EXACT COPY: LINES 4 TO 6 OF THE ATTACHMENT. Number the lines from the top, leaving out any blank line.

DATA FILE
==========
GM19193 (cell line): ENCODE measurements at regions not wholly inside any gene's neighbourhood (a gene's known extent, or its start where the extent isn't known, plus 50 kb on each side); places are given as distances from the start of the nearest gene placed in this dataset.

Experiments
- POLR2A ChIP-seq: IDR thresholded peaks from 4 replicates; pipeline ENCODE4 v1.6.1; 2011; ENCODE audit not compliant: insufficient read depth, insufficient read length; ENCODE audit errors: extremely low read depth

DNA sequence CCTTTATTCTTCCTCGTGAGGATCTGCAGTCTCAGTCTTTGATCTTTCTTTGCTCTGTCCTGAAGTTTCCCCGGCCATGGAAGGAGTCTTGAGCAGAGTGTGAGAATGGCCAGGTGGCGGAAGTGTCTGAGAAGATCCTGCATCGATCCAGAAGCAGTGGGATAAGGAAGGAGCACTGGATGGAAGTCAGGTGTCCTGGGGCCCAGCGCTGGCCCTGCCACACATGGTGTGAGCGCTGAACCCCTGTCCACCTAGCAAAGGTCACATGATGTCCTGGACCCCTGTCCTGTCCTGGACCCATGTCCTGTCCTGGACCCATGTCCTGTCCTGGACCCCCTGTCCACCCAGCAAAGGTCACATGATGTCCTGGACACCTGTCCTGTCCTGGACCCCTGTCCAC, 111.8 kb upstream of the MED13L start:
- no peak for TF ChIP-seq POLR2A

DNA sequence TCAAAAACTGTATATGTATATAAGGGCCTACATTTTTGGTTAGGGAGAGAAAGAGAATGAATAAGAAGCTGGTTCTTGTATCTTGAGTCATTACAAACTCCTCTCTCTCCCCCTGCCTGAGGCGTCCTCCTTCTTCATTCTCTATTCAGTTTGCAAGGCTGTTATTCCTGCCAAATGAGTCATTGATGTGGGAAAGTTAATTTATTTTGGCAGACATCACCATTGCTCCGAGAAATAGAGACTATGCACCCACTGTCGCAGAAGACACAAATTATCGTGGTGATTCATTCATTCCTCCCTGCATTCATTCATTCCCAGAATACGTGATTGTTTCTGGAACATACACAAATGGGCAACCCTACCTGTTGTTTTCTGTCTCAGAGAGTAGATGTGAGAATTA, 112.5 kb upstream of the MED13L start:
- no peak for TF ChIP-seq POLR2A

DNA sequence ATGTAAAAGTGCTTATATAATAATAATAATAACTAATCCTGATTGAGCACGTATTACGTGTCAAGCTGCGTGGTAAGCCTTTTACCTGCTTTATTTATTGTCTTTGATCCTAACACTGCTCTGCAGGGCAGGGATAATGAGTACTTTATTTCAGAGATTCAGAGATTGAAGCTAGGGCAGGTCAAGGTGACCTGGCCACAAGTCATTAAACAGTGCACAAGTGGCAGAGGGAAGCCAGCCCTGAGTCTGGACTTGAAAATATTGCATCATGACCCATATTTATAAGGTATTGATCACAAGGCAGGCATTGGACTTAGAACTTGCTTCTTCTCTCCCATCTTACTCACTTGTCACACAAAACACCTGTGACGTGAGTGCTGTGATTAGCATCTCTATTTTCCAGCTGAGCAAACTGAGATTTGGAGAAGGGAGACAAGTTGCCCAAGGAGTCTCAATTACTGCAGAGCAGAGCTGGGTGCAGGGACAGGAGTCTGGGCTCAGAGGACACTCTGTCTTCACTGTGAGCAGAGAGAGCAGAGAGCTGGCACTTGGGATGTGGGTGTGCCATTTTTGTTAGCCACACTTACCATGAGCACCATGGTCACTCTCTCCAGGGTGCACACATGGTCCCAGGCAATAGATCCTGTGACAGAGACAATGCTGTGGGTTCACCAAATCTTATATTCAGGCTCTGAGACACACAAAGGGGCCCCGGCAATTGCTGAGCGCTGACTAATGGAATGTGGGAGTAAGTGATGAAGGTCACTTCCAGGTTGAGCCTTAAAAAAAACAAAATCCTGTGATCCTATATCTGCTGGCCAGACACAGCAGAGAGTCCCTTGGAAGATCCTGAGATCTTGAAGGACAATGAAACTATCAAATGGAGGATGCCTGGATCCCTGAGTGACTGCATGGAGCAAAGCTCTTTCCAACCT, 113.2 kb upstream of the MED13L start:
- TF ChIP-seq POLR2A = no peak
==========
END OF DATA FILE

DNA sequence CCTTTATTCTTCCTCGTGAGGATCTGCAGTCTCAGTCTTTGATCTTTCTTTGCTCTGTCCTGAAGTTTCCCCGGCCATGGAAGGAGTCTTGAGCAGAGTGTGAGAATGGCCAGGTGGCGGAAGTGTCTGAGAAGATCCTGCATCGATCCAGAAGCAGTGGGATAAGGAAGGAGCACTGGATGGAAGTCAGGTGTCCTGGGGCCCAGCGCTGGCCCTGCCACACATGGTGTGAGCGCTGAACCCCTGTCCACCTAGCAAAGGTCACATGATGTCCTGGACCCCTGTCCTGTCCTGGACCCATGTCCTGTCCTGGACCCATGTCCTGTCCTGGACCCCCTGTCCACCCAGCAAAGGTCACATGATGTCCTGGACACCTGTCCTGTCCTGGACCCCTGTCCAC, 111.8 kb upstream of the MED13L start:
- no peak for TF ChIP-seq POLR2A

DNA sequence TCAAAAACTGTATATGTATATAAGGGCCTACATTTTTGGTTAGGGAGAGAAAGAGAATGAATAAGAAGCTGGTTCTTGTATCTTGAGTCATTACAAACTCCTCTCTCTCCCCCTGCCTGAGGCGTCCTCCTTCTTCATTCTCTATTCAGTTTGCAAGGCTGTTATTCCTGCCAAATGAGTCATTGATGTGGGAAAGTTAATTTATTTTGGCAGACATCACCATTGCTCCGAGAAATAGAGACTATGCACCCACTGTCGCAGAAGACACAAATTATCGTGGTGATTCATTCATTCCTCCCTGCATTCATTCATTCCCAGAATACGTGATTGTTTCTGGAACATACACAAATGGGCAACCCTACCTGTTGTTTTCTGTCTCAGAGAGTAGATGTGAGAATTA, 112.5 kb upstream of the MED13L start: